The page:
Fed Speak and Intent Weigh Heavily on Gold Pricing
There’s a new Sheriff in town, spreading hawkish sentiment wherever she goes. Chairwoman Janet Yellen is not actually a new Sheriff, but statements she made at yesterday’s news conference, coupled with the press release issued by the Federal Reserve, reveal a much more aggressive stance by the Fed.
The highly anticipated rate hike announced yesterday was already largely factored into the market. This marks the second rate hike this year and the third time that the Fed has raised interest rates since it began the quantitative easing program initiated in 2008. Additionally, the Federal Reserve’s revealed its intention to implement an additional rate hike this year.
However, the wildcard of yesterday statements were comments made in regards to plans to liquidate part of their balance sheet of assets, which now totals 4 ½ trillion dollars. This asset liquidation is commonly referred to as a stealth hike in that it has the same net effect of an interest rate hike. Simply put, massive liquidation will change the basic supply and demand variables intrinsic to pricing. A massive increase in supply with demand remaining steady will have a dramatic impact on pricing.
As reported in an addendum to yesterday’s press release, the Fed stated, “The Committee intends to gradually reduce the Federal Reserve's securities holdings by decreasing its reinvestment of the principal payments it receives from securities held in the System Open Market Account. Specifically, such payments will be reinvested only to the extent that they exceed gradually rising caps.”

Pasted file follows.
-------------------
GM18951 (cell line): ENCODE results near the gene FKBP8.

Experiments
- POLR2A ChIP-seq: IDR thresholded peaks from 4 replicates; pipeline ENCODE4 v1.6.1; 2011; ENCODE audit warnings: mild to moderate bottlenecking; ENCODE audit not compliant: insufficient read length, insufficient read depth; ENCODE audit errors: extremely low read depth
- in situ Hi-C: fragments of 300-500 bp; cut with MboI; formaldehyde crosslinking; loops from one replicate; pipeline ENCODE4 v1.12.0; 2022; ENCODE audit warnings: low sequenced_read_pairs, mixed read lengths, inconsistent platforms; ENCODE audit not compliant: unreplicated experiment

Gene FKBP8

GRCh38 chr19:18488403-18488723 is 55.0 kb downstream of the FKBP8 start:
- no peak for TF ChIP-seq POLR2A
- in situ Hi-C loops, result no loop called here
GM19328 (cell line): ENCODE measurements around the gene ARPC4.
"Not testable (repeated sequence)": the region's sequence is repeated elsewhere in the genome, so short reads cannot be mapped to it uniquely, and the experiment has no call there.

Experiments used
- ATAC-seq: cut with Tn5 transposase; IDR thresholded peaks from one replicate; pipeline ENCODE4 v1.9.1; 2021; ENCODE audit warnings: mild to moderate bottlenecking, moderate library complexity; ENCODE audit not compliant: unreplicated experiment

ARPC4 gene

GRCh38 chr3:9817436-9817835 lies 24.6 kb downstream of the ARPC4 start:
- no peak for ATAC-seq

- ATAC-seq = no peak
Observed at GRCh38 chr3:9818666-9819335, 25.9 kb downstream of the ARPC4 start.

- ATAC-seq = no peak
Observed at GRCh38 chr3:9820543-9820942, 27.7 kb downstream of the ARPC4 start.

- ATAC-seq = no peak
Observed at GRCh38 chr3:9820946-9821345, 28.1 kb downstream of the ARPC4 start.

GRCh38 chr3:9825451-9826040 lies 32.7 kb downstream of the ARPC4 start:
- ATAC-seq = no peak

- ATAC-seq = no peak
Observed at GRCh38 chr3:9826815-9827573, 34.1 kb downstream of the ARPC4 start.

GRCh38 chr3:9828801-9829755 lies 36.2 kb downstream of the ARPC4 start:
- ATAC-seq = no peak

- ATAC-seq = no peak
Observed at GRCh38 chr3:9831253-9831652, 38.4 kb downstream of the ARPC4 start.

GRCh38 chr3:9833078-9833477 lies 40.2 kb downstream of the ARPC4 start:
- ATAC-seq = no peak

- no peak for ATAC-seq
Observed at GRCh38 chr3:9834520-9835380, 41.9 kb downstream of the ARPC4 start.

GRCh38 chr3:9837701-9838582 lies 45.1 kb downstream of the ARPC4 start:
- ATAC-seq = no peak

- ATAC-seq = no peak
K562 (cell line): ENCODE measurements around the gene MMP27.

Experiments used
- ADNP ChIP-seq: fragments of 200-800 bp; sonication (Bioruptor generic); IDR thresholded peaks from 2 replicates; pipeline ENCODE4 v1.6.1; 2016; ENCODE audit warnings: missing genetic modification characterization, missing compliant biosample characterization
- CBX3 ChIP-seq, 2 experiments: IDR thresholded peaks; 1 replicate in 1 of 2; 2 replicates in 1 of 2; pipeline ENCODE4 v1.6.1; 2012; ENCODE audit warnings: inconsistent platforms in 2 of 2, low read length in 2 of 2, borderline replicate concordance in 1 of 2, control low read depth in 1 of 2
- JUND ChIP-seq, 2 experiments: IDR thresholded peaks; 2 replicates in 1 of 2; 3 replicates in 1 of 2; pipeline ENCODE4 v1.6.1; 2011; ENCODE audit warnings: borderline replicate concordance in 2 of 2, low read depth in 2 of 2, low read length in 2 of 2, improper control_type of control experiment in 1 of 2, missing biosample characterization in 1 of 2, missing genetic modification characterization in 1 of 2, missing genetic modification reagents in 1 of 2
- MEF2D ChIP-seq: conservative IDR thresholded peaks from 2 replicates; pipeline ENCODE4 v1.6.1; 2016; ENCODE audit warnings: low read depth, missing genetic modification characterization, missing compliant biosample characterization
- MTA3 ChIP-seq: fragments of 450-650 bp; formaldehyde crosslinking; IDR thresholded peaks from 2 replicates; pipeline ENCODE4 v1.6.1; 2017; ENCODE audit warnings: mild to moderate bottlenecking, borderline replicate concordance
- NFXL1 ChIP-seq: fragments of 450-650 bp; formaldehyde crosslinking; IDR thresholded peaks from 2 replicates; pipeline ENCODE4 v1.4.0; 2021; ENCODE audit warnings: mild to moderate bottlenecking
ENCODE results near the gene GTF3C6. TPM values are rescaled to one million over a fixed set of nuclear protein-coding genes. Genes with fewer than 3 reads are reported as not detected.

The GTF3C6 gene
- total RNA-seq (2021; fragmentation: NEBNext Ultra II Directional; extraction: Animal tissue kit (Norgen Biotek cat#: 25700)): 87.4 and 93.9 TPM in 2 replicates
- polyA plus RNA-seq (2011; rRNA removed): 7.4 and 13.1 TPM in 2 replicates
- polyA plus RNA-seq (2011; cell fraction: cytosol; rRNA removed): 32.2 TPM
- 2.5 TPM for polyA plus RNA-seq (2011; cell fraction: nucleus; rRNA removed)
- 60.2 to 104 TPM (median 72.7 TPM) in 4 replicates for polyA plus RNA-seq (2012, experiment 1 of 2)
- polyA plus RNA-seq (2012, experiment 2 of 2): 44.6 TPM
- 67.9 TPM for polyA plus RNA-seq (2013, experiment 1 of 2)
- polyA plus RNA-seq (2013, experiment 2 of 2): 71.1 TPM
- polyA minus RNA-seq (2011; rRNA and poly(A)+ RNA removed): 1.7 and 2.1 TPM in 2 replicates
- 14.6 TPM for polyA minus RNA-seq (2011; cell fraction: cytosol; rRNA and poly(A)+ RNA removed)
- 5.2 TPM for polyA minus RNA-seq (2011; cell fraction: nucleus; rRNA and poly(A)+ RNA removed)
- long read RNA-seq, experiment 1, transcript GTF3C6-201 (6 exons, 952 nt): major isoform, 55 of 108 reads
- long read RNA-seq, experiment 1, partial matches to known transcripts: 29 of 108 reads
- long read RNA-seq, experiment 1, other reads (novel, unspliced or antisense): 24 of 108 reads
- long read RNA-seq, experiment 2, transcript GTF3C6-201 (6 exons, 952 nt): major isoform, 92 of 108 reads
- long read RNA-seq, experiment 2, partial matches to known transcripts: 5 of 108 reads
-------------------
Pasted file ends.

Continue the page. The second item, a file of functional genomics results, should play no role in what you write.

Furthermore, the asset liquidation will begin as soon as this year, and once initiated become a regular monthly occurrence. “For payments of principal that the Federal Reserve receives from maturing Treasury securities, the Committee anticipates that the cap will be $6 billion per month initially and will increase in steps of $6 billion at three-month intervals over 12 months until it reaches $30 billion per month.”
Occurring concurrently, the Fed will also liquidate mortgage-backed securities. “For payments of principal that the Federal Reserve receives from its holdings of agency debt and mortgage-backed securities, the Committee anticipates that the cap will be $4 billion per month initially and will increase in steps of $4 billion at three-month intervals over 12 months until it reaches $20 billion per month.”
This is the first time the Federal Reserve has revealed its timetable and the extent of asset liquidation. Simple math shows that they plan to cap the liquidation of assets to $50 billion monthly once the program is in full swing.
The net effect of this technique is uncertain. What is certain is that the asset liquidation of $50 billion monthly could have a profound impact on the financial markets as a whole.
Wishing you as always, good trading,